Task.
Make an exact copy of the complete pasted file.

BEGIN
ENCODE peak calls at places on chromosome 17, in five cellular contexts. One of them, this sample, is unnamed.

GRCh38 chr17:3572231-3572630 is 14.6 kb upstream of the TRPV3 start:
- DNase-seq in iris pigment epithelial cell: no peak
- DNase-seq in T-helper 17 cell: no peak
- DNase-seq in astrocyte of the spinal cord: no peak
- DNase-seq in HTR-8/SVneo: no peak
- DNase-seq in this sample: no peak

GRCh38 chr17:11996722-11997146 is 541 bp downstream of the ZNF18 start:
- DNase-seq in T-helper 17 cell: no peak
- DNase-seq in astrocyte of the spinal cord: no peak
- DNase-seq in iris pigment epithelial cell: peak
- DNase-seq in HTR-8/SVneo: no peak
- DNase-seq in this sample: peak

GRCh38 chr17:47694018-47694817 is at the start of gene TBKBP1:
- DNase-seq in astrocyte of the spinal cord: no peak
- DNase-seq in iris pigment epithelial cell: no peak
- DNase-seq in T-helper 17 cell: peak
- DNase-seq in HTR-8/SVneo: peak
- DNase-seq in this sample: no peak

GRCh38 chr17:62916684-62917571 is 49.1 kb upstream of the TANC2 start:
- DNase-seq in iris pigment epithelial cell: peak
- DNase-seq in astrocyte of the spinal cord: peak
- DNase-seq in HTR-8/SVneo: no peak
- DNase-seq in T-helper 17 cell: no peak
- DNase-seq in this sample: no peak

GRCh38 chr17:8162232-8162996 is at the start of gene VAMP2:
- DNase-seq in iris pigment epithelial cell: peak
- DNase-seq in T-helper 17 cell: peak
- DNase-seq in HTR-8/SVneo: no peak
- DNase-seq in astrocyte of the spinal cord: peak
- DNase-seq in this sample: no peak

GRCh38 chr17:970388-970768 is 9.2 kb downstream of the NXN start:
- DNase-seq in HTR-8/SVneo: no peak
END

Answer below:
ENCODE peak calls at places on chromosome 17, in five cellular contexts. One of them, this sample, is unnamed.

GRCh38 chr17:3572231-3572630 is 14.6 kb upstream of the TRPV3 start:
- DNase-seq in iris pigment epithelial cell: no peak
- DNase-seq in T-helper 17 cell: no peak
- DNase-seq in astrocyte of the spinal cord: no peak
- DNase-seq in HTR-8/SVneo: no peak
- DNase-seq in this sample: no peak

GRCh38 chr17:11996722-11997146 is 541 bp downstream of the ZNF18 start:
- DNase-seq in T-helper 17 cell: no peak
- DNase-seq in astrocyte of the spinal cord: no peak
- DNase-seq in iris pigment epithelial cell: peak
- DNase-seq in HTR-8/SVneo: no peak
- DNase-seq in this sample: peak

GRCh38 chr17:47694018-47694817 is at the start of gene TBKBP1:
- DNase-seq in astrocyte of the spinal cord: no peak
- DNase-seq in iris pigment epithelial cell: no peak
- DNase-seq in T-helper 17 cell: peak
- DNase-seq in HTR-8/SVneo: peak
- DNase-seq in this sample: no peak

GRCh38 chr17:62916684-62917571 is 49.1 kb upstream of the TANC2 start:
- DNase-seq in iris pigment epithelial cell: peak
- DNase-seq in astrocyte of the spinal cord: peak
- DNase-seq in HTR-8/SVneo: no peak
- DNase-seq in T-helper 17 cell: no peak
- DNase-seq in this sample: no peak

GRCh38 chr17:8162232-8162996 is at the start of gene VAMP2:
- DNase-seq in iris pigment epithelial cell: peak
- DNase-seq in T-helper 17 cell: peak
- DNase-seq in HTR-8/SVneo: no peak
- DNase-seq in astrocyte of the spinal cord: peak
- DNase-seq in this sample: no peak

GRCh38 chr17:970388-970768 is 9.2 kb downstream of the NXN start:
- DNase-seq in HTR-8/SVneo: no peak